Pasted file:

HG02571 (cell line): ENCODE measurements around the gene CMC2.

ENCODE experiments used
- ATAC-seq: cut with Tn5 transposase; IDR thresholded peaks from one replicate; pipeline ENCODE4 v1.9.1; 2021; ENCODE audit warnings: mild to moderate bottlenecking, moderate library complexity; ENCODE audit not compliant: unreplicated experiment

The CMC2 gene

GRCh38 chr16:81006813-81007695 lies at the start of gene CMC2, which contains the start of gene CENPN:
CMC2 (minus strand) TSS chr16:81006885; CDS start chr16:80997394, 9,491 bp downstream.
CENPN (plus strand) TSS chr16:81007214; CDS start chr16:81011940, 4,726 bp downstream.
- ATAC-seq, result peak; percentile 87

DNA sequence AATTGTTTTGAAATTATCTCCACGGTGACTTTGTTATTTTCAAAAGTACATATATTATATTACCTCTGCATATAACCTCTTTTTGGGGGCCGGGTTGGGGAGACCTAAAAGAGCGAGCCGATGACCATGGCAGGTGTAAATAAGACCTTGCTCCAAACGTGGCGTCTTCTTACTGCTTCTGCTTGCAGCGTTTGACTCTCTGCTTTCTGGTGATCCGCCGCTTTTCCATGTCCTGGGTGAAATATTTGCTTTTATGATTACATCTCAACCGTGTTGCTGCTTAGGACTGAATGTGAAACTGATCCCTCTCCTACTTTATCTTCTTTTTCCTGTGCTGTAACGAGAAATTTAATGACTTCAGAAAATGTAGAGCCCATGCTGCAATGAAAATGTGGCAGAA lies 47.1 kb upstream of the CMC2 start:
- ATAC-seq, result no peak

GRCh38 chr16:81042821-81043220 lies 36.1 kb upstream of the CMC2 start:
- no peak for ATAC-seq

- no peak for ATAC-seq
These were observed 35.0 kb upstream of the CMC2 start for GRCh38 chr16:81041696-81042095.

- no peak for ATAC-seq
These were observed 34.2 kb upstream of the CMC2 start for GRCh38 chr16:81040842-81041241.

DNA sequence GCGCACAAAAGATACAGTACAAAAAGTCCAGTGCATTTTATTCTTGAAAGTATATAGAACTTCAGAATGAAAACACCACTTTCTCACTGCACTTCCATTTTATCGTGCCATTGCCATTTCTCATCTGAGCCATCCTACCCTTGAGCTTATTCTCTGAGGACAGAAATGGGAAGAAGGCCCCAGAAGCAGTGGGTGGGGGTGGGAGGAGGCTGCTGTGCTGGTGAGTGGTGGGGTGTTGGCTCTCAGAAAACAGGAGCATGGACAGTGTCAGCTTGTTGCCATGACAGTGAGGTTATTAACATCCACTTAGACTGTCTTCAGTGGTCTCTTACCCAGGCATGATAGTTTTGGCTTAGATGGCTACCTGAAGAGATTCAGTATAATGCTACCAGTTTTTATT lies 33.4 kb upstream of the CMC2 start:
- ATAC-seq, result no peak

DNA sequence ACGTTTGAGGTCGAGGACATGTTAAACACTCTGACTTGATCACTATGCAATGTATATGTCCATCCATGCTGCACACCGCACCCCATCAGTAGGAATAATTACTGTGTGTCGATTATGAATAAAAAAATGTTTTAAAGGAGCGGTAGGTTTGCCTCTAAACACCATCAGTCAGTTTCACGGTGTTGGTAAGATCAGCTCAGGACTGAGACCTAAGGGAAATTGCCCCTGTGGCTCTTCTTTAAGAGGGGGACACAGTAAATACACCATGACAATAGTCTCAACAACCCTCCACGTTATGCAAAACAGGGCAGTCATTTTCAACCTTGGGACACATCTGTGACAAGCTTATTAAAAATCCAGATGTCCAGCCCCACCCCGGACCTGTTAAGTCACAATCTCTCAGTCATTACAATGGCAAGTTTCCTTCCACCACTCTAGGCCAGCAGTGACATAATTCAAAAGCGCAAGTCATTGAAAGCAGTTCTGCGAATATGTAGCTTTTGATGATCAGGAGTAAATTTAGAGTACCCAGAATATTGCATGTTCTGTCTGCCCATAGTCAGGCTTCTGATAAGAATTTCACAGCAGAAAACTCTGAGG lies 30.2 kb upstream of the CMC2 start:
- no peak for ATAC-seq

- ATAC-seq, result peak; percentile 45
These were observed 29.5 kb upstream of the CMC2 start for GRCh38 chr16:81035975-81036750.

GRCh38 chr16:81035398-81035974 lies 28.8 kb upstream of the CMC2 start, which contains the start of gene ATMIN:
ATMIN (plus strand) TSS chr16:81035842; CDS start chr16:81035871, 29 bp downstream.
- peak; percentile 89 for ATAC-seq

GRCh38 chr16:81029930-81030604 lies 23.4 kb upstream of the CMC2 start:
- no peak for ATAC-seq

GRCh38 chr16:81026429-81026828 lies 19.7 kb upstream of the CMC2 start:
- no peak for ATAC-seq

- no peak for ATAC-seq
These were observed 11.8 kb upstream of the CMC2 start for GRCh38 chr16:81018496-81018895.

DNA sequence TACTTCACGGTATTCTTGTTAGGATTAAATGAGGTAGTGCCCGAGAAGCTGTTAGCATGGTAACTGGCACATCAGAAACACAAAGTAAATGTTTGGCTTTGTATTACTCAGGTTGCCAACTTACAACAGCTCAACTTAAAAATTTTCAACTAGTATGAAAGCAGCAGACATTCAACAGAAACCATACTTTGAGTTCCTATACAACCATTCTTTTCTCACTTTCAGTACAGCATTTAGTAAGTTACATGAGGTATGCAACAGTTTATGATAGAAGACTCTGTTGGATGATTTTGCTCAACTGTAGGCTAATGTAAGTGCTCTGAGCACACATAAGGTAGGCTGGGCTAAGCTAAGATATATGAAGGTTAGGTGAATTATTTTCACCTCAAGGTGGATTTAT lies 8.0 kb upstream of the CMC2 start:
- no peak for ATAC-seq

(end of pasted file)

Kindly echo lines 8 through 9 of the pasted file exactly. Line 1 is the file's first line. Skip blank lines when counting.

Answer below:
- ATAC-seq, result peak; percentile 87

DNA sequence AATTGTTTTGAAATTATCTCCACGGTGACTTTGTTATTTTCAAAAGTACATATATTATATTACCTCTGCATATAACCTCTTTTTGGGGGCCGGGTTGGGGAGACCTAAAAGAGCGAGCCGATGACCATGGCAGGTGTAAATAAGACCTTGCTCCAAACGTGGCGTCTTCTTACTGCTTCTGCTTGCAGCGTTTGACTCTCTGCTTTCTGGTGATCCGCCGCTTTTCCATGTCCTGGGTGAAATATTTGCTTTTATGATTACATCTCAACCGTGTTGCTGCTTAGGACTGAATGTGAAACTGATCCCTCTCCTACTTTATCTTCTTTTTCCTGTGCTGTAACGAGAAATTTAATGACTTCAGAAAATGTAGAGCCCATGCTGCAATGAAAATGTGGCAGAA lies 47.1 kb upstream of the CMC2 start: